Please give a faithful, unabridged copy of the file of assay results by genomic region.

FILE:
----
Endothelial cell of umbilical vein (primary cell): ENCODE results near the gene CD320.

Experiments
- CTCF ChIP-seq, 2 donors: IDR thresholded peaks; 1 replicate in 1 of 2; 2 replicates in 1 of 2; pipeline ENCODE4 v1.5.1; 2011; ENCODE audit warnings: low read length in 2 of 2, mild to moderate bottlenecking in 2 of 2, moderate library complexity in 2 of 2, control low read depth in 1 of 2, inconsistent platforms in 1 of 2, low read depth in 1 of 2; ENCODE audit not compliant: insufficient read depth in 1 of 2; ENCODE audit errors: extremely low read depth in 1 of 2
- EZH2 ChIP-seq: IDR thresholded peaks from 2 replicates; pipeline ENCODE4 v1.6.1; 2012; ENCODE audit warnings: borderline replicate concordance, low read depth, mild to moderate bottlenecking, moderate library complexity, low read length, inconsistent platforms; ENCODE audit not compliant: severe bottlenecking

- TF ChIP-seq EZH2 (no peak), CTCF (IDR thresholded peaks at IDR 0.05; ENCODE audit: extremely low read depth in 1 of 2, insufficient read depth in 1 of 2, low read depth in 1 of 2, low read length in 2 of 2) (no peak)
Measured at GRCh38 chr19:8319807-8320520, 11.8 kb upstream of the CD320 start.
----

Endothelial cell of umbilical vein (primary cell): ENCODE results near the gene CD320.

Experiments
- CTCF ChIP-seq, 2 donors: IDR thresholded peaks; 1 replicate in 1 of 2; 2 replicates in 1 of 2; pipeline ENCODE4 v1.5.1; 2011; ENCODE audit warnings: low read length in 2 of 2, mild to moderate bottlenecking in 2 of 2, moderate library complexity in 2 of 2, control low read depth in 1 of 2, inconsistent platforms in 1 of 2, low read depth in 1 of 2; ENCODE audit not compliant: insufficient read depth in 1 of 2; ENCODE audit errors: extremely low read depth in 1 of 2
- EZH2 ChIP-seq: IDR thresholded peaks from 2 replicates; pipeline ENCODE4 v1.6.1; 2012; ENCODE audit warnings: borderline replicate concordance, low read depth, mild to moderate bottlenecking, moderate library complexity, low read length, inconsistent platforms; ENCODE audit not compliant: severe bottlenecking

- TF ChIP-seq EZH2 (no peak), CTCF (IDR thresholded peaks at IDR 0.05; ENCODE audit: extremely low read depth in 1 of 2, insufficient read depth in 1 of 2, low read depth in 1 of 2, low read length in 2 of 2) (no peak)
Measured at GRCh38 chr19:8319807-8320520, 11.8 kb upstream of the CD320 start.